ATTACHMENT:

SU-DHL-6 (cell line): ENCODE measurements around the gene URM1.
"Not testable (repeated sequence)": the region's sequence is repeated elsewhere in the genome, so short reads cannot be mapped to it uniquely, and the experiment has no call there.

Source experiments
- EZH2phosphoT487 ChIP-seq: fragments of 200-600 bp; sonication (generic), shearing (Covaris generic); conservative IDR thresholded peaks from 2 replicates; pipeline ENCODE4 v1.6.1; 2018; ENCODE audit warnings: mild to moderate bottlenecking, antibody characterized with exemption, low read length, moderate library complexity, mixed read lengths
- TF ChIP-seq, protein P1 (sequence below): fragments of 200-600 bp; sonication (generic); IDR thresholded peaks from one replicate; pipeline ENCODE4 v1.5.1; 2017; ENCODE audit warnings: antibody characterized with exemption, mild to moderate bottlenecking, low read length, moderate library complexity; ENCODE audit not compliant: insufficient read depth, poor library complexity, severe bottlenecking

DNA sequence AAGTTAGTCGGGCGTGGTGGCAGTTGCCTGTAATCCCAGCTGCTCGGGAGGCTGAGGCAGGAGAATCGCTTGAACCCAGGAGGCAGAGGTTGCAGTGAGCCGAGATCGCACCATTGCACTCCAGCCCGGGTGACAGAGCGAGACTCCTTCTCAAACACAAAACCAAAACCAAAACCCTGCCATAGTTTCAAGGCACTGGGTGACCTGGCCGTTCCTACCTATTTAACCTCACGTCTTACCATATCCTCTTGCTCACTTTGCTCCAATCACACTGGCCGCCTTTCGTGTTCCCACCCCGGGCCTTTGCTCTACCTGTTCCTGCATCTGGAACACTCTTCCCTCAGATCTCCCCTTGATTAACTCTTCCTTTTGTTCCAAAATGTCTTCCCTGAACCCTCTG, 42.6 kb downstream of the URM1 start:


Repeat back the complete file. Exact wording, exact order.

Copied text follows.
SU-DHL-6 (cell line): ENCODE measurements around the gene URM1.
"Not testable (repeated sequence)": the region's sequence is repeated elsewhere in the genome, so short reads cannot be mapped to it uniquely, and the experiment has no call there.

Source experiments
- EZH2phosphoT487 ChIP-seq: fragments of 200-600 bp; sonication (generic), shearing (Covaris generic); conservative IDR thresholded peaks from 2 replicates; pipeline ENCODE4 v1.6.1; 2018; ENCODE audit warnings: mild to moderate bottlenecking, antibody characterized with exemption, low read length, moderate library complexity, mixed read lengths
- TF ChIP-seq, protein P1 (sequence below): fragments of 200-600 bp; sonication (generic); IDR thresholded peaks from one replicate; pipeline ENCODE4 v1.5.1; 2017; ENCODE audit warnings: antibody characterized with exemption, mild to moderate bottlenecking, low read length, moderate library complexity; ENCODE audit not compliant: insufficient read depth, poor library complexity, severe bottlenecking

DNA sequence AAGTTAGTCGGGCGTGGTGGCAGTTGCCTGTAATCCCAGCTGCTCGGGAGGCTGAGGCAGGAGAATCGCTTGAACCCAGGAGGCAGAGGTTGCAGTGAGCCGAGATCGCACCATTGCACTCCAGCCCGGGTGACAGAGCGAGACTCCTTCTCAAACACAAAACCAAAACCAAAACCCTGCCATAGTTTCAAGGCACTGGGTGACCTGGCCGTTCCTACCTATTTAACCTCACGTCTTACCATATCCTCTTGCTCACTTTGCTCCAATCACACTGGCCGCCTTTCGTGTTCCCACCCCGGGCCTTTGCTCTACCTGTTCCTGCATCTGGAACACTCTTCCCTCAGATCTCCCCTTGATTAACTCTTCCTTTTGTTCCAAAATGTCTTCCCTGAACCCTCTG, 42.6 kb downstream of the URM1 start: